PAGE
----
Any macaws for sale? Depending on your personal vocabulary filter, that question may or may not be painful. For me, it reflects ignorance of vocabulary and meaning. It reflects a simple disinterest in the true value of companion parrots. This short 4 word inquiry is the tip of the spear of problems. I took exception to this question, and left the social group it showed up in. I was then approached with a few choice exclamations and rationalizations as to why this question was perfectly acceptable if not agreeable. Which brought more pain. Because the very group that purports companion parrot admiration and care supports this crude view of companion parrots. You can't have it both ways. There's no more time or room for low mindset, if not lazy assumptions, wrapping arrogant rationalizations while at the same time saying you love companion parrots. You may love having parrots, but you haven't quite found the reality of what the companionship is all about.
Here's what I saw in these 4 words; indifference, impatience, want, disrespect, and flippancy toward a creature worthy of admiration and respect. That's all I saw. That's how I took it. That's why I left that person, that group and their weak substance behind. They want a macaw. Got any? I feel confident that after sellers came forward the very next question is "How much?", "How old is it?" "Does it talk?" "Does it bite?" "Is it plucked?" I'm confident in that because it would be a repeat of many a conversation I have already painfully witnessed.
Yes, paying for a companion parrot is the norm. It is in rescue and retail. I am not arguing the normal of society's commodification processes. I am arguing the accepted attitude and communication coupled with that normal. If companion parrot advocacy is going to become a powerful force for good, then we must adamantly stand against vocabulary that does not support that advocacy's core principles and definition. Human attitudes and beliefs are only changed through words, and peer pressure redefining words in the supporting vocabulary of that belief system. Look at vocabulary requirements inside society when we discuss physical or mental limitations, the color of skin, sexuality, and nationality. I'm not suggesting we go to a political correct corner. I am asking that we all start upgrading our way of speech and think inside our own advocacy of everyday life and our companions.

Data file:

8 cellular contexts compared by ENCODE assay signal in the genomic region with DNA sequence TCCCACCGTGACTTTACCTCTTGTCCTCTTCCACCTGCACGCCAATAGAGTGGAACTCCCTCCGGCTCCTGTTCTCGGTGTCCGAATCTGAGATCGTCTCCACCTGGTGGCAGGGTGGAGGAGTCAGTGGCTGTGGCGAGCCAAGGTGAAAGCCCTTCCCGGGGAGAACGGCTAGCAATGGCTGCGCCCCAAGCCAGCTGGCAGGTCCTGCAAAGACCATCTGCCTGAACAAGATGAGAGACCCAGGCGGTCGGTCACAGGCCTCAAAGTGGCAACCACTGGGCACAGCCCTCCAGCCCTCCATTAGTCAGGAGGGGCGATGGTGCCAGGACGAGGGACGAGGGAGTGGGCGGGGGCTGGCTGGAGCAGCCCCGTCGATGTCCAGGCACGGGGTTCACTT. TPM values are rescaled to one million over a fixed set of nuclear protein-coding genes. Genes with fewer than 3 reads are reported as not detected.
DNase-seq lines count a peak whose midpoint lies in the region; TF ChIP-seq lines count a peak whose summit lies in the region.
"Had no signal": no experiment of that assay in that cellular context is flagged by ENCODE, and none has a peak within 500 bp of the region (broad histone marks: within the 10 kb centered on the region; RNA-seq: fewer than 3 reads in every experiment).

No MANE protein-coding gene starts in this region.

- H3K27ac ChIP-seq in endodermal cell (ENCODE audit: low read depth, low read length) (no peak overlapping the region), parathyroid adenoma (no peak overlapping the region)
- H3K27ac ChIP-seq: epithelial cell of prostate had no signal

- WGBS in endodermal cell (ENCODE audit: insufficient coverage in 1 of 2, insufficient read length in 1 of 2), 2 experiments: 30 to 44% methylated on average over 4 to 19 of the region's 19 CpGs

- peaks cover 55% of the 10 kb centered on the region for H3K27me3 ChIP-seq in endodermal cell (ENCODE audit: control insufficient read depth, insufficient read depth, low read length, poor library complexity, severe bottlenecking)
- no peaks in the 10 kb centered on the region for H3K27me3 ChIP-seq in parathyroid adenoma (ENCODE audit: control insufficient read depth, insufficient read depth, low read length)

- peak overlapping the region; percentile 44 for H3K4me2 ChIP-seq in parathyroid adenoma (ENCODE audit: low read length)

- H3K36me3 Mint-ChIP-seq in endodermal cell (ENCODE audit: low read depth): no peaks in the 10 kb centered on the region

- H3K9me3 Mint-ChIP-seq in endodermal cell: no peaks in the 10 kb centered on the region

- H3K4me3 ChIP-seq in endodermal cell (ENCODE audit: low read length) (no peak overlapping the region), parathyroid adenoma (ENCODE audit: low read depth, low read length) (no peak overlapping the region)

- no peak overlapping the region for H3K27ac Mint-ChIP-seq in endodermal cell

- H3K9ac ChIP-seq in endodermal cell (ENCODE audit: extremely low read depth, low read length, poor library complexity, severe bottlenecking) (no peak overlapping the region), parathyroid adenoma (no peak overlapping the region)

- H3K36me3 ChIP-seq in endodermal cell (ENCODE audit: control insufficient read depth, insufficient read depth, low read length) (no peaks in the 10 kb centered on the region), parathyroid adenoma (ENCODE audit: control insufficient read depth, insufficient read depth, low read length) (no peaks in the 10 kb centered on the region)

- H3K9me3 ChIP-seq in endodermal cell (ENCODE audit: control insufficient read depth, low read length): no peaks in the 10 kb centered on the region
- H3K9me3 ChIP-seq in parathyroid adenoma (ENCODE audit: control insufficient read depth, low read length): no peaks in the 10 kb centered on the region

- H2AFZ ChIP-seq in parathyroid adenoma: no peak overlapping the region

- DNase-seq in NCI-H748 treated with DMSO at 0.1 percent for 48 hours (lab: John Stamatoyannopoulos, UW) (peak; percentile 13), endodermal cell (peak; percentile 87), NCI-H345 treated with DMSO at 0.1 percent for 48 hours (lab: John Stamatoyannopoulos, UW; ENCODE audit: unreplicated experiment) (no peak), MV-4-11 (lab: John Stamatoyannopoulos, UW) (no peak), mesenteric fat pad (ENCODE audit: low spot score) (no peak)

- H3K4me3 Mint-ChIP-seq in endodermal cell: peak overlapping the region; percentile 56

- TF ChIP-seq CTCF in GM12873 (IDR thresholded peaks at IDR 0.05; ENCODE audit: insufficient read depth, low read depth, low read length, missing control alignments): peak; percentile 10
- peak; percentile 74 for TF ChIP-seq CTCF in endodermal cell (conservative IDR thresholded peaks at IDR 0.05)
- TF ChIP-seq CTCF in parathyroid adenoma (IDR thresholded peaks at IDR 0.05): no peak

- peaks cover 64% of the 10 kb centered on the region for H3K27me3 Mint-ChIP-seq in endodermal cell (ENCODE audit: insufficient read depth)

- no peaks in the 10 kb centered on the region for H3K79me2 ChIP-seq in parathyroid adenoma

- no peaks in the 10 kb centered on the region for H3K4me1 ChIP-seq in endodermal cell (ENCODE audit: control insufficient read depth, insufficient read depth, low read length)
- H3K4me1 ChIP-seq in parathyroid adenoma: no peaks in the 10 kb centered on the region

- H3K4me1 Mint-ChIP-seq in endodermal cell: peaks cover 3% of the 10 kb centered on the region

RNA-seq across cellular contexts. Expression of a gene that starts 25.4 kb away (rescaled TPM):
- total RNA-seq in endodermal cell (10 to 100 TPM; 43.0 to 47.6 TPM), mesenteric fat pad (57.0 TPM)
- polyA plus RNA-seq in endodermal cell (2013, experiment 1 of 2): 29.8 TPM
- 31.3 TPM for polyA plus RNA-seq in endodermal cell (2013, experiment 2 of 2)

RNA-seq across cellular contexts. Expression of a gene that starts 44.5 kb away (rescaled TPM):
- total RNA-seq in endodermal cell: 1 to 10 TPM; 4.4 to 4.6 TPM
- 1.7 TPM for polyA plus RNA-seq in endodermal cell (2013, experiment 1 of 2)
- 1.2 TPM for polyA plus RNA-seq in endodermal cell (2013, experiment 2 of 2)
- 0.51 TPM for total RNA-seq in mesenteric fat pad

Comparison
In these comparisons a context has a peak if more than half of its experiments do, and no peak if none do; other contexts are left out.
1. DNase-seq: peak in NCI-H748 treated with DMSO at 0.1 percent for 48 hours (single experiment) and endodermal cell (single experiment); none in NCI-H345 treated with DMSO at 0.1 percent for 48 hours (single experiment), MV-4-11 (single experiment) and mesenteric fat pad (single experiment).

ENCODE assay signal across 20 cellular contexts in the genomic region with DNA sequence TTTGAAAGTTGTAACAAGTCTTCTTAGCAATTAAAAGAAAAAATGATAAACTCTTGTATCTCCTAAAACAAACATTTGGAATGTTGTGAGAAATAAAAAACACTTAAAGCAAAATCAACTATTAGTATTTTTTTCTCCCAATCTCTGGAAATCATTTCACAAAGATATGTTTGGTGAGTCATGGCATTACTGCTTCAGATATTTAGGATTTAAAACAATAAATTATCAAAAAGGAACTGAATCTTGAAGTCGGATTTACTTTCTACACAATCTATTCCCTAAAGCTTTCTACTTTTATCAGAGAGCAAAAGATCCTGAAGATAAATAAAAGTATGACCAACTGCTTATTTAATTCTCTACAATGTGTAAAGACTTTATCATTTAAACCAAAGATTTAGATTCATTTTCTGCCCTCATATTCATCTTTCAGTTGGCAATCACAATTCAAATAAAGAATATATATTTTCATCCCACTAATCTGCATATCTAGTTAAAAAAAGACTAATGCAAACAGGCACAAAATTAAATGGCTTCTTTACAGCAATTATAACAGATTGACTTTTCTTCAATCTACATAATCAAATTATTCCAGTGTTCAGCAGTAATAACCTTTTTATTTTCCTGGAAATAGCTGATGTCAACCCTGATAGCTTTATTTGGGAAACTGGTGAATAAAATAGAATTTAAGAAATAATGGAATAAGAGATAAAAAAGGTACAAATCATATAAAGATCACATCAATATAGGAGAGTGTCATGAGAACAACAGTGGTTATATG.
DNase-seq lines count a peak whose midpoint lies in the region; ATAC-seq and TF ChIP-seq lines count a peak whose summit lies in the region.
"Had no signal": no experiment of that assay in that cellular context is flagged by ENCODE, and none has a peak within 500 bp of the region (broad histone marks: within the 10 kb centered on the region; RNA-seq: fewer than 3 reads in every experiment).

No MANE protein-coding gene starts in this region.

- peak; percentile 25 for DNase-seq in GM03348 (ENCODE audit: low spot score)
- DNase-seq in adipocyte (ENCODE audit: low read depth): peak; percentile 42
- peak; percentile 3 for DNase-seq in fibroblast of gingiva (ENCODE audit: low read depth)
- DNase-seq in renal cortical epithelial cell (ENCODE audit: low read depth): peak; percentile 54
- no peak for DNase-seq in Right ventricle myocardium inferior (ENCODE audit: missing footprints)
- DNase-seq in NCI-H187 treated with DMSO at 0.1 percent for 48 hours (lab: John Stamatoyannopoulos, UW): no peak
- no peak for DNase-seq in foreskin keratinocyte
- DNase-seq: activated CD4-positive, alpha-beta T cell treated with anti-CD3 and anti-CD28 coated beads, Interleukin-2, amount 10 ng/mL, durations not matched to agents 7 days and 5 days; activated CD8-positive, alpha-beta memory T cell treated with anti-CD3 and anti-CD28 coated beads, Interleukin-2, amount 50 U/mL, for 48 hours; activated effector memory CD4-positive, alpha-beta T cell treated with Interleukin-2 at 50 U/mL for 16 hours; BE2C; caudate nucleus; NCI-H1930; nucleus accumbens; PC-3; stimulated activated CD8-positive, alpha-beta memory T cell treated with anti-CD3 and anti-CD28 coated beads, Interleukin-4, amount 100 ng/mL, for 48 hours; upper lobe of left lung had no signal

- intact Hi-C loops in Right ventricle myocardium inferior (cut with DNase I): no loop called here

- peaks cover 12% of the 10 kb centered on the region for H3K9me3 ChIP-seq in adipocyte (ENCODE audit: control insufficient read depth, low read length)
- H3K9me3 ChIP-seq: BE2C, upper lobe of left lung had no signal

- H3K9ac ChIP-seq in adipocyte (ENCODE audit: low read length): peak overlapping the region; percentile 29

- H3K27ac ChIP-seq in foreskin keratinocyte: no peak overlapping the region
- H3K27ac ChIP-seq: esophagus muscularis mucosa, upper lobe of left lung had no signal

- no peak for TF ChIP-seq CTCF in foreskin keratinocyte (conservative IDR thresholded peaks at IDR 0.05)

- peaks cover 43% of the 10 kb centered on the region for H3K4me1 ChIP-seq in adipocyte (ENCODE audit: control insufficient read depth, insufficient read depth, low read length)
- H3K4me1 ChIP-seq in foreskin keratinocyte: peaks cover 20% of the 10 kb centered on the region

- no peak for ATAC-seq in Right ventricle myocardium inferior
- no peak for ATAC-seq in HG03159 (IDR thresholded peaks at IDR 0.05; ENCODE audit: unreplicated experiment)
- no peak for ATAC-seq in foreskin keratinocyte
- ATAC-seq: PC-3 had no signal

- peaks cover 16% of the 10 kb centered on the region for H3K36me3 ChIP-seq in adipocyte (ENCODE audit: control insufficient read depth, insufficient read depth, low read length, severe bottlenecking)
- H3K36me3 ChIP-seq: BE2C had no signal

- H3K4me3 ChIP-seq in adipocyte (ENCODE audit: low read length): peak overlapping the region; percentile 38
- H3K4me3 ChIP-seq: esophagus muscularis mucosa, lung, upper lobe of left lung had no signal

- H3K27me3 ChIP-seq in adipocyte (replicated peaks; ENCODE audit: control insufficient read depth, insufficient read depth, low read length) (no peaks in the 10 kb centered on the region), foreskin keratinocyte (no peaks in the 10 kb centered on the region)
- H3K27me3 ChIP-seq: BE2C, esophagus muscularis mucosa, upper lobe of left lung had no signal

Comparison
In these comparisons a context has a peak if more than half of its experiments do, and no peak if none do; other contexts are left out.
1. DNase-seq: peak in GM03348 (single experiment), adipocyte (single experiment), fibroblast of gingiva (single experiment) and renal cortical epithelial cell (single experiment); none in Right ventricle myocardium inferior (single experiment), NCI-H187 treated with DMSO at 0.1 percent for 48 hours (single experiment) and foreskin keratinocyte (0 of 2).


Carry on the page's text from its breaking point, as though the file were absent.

"Any macaws for sale?" This question tells a value story.
"I'm looking for a companion macaw. Can anyone help me?" This revision tells a value story.
You can see and feel the difference in these two inquiries. They are both powerful. One is powerfully wrong.
Companion Parrot Advocacy is more than money, it is so much more than money. Believe it or not, when proper, meaningful words and beliefs are brought to a mission, the money will follow. And when we change the literal social value system and the climate it creates for companion parrots, the mission changes from rescue, to support, to finally simple education.
I believe in my heart of hearts, that the real advocacy work is in the hearts of people and their understanding. More often than not, rescue and advocacy projects can simply be a process of edification, education and a little intervention. I know this because I have about 3 of these projects a month cross my path. There will be cases where companion parrots will need literal physical rescue. Always. Advocacy and Rescue are parallel missions. Advocacy was made for individuals. Every day we can impact the lives of companion parrots everywhere. And that begins with every word we add to our advocacy vocabulary. And more importantly, every word we remove from our advocacy vocabulary.